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Don’t let technology control your life. Use technology to help you be more efficient. To do that you must find the right technology for what you need. Analyze why you are not being efficient in your teaching, research, or life and then find the technology to help you. A few of such technologies are described below.

1.Create Your Personal Home Page with iGoogle.

iGoogle allows you to develop a personalized home page on the Internet. You can add links to sites you visit often such as Blackboard, VIP, or other sites on the Internet. Therefore, you save time because you do not have to keep keying in URLs for the sites. You can also add features to your page such as the online newspapers, weather, technology related sites, chat area, etc. Having everything in one place saves you time.

2. Collaborate with Google Docs and Features.

Google docs is a Google Docs is a free, Web-based word processor, spreadsheet, presentation, and form application that is offered by Google. You can collaborate with colleagues in your area or across the United States or worldwide as you sit at your computer and work on a document at the same time. It’s an effective way to collaborate on research or presentations with your peers.

3. Manage Email.

Email overload is a problem for many faculty. To help you manage your email, learn your email system. If you are using Microsoft Outlook, find out about key elements within the system to make managing your email easier. Also, have rules for checking your email. For example, check email only during office hours or let people know that you will answer emails within 24 or 48 hours. Don’t sign up for several Listservs. Also, don’t email yourself to remind you to answer emails or do something based on an email. Just do it.

4. Develop a Central Repository for Course.

Having a central repository for course content allows students and you to find information easily when it’s needed. Blackboard is one example of such a central repository. You can add content in several areas such as Course Documents, Assignments, Discussion Board, etc. Students learn quickly to check the site for pertinent information such as the syllabus, projects, etc. When everything is in one place, it saves everyone time.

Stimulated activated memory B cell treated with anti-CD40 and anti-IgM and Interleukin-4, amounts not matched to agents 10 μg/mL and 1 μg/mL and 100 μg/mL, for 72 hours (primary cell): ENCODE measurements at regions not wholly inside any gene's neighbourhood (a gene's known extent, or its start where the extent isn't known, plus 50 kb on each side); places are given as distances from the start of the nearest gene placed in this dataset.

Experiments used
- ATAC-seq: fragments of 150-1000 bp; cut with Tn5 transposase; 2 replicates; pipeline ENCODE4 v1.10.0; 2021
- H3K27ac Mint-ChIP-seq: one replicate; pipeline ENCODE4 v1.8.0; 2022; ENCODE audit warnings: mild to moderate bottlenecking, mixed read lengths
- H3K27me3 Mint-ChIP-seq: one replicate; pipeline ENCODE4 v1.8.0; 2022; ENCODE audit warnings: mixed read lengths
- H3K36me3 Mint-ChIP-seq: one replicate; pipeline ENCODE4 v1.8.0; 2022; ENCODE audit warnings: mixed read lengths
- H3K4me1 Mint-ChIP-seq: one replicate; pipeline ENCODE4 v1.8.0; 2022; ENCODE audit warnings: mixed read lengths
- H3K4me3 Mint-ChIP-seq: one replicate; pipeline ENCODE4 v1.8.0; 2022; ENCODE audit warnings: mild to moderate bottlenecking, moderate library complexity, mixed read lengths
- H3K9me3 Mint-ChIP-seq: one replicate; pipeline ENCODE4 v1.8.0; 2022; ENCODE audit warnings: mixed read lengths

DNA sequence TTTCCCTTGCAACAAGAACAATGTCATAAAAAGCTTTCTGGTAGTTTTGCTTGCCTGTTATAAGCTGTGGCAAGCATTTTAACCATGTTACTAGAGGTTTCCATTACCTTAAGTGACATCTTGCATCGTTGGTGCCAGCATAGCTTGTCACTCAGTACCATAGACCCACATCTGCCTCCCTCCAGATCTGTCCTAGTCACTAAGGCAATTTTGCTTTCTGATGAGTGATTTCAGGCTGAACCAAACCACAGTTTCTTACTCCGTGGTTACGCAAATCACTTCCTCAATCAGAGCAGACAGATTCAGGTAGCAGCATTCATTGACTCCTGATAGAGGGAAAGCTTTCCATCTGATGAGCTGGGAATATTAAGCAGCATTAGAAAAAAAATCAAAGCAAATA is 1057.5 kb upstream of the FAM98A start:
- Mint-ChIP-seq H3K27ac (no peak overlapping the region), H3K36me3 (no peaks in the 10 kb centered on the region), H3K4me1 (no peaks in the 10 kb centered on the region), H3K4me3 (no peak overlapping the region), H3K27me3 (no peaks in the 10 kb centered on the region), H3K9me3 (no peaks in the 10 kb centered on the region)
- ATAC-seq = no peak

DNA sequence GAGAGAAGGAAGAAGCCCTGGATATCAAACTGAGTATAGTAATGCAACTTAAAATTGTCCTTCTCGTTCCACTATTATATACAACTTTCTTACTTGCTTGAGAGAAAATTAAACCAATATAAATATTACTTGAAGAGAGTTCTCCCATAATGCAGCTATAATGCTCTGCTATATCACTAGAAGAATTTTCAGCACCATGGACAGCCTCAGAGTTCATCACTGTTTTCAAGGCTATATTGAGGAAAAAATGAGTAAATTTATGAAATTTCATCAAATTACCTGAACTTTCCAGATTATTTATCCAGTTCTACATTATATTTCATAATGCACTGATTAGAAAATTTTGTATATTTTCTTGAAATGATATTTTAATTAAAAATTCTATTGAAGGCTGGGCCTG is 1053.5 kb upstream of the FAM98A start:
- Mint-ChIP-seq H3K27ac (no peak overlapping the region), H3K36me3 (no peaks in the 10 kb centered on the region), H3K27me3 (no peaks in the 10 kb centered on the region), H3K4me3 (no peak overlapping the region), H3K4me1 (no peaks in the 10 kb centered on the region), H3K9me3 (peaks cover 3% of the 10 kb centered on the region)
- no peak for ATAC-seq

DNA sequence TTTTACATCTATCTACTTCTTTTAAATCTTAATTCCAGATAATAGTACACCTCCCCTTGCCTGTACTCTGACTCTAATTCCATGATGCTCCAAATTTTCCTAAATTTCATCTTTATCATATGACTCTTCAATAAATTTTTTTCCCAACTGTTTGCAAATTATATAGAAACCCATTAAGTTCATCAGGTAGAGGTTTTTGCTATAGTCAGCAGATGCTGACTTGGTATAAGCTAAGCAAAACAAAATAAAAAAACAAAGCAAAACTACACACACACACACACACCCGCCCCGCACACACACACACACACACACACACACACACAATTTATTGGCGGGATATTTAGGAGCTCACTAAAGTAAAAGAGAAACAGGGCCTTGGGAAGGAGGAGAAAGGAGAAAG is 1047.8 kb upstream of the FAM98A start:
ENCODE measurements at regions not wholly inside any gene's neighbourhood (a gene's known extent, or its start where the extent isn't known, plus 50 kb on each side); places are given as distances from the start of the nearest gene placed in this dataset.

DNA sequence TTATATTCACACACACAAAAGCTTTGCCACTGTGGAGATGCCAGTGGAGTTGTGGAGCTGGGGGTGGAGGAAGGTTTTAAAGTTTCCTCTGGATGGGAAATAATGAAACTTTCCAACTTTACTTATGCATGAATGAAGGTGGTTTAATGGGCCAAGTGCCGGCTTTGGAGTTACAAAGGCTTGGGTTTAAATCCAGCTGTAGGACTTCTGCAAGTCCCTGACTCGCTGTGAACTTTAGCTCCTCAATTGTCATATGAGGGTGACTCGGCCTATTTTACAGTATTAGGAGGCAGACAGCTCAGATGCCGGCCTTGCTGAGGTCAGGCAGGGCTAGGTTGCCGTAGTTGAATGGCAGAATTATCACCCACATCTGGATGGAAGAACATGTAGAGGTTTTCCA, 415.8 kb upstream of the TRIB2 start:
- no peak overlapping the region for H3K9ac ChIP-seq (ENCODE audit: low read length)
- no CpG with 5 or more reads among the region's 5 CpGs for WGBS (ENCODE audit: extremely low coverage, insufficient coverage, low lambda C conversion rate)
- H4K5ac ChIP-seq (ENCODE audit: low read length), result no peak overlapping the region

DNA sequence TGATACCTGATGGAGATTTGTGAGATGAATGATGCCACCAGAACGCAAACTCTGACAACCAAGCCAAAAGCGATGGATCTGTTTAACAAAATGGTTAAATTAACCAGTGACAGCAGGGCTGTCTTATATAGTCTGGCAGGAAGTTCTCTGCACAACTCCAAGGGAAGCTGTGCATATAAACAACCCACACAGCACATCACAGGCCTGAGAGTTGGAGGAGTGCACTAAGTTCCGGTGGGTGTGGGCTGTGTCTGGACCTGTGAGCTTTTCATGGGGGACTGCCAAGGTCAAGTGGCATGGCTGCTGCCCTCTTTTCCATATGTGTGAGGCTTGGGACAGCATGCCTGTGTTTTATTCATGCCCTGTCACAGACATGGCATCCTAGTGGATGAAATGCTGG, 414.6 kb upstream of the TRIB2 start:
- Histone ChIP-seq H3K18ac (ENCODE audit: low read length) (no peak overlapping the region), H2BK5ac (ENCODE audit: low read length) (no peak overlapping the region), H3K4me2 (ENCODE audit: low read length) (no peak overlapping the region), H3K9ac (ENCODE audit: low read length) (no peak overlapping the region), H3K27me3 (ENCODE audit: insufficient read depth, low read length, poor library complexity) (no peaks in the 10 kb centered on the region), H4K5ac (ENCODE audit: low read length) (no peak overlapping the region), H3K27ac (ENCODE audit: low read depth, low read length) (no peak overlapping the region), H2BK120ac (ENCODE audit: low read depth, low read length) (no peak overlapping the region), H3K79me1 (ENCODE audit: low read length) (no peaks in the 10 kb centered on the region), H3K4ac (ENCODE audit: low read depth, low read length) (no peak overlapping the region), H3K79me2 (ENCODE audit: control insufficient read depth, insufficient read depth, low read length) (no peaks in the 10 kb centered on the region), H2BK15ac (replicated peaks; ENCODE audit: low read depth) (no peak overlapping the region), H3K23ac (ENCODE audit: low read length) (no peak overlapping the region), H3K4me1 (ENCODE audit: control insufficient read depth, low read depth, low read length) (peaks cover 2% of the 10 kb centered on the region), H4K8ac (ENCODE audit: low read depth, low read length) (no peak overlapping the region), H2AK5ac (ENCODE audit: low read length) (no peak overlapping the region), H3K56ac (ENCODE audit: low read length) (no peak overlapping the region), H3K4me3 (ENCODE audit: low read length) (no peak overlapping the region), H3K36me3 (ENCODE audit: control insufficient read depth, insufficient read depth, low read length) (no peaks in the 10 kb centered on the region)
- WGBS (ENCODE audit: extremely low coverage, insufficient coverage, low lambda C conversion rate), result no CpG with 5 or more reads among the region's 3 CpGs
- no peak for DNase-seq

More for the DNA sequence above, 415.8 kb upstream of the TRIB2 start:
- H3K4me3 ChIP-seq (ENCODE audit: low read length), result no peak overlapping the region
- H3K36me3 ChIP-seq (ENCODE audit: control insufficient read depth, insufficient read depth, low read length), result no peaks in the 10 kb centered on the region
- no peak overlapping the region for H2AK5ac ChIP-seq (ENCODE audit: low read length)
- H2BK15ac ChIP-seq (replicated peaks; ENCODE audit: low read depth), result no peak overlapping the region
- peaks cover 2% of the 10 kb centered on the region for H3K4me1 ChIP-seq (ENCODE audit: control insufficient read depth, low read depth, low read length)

5. Organize Files Electronically.

One way to organize your electronic files is through OneNote. OneNote is similar to an electronic three-ring binder. You can organize information within the binder with tabs and pages within the tabs. OneNote can be used on laptops, tablet PC, or desktop PC. You can add Web site links, screen captures, videos, and if you have a tablet PC, use the inking tool to write on pages in your electronic binder. It’s basically a container of information from a variety of sources. You can also search within OneNote to find information on your pages.

Uses of OneNote

Uses of OneNote

6. Record Tutorials for Students.

There are several technologies available so that you can record information for your students. We all have that piece of content that seems difficult for students to understand and at times students need extra help. You can give them that extra support by creating recorded tutorials for students. You can use Jing, Camtasia, Captivate, or Adobe Connect Professional Meeting to capture whatever is on your computer screen, your mouse movements, and your voice. For example, if students have a difficult time understanding how to do the payment (PMT) function in Excel, you can create a tutorial that shows them how to start Excel, add information to the spreadsheet, and create the payment function while you are explaining the purpose of the payment function. Once tutorials are recorded students can watch them more than once prior to the assignment or can use them for remedial work.

7. Use Classroom/Student Response Systems.

Student response systems are often referred to as "clickers" and they are simply a remote control keypad or handset students use to enter responses to a question that is typically presented through PowerPoint. Clickers function by sending a signal from each student’s handset to the instructor’s computer, which then processes the signals and displays the results (typically in a bar chart) onto a projection screen for the class to review. The teacher can then discuss the results the question/answer session or can actually quiz students on course content. Clicker questions are automatically graded, so in a large class, you could give your quiz and have it graded automatically, certainly saving time from grading paper quizzes.

More information about classroom response systems can be found here.

Giving Quizes

get to know your students

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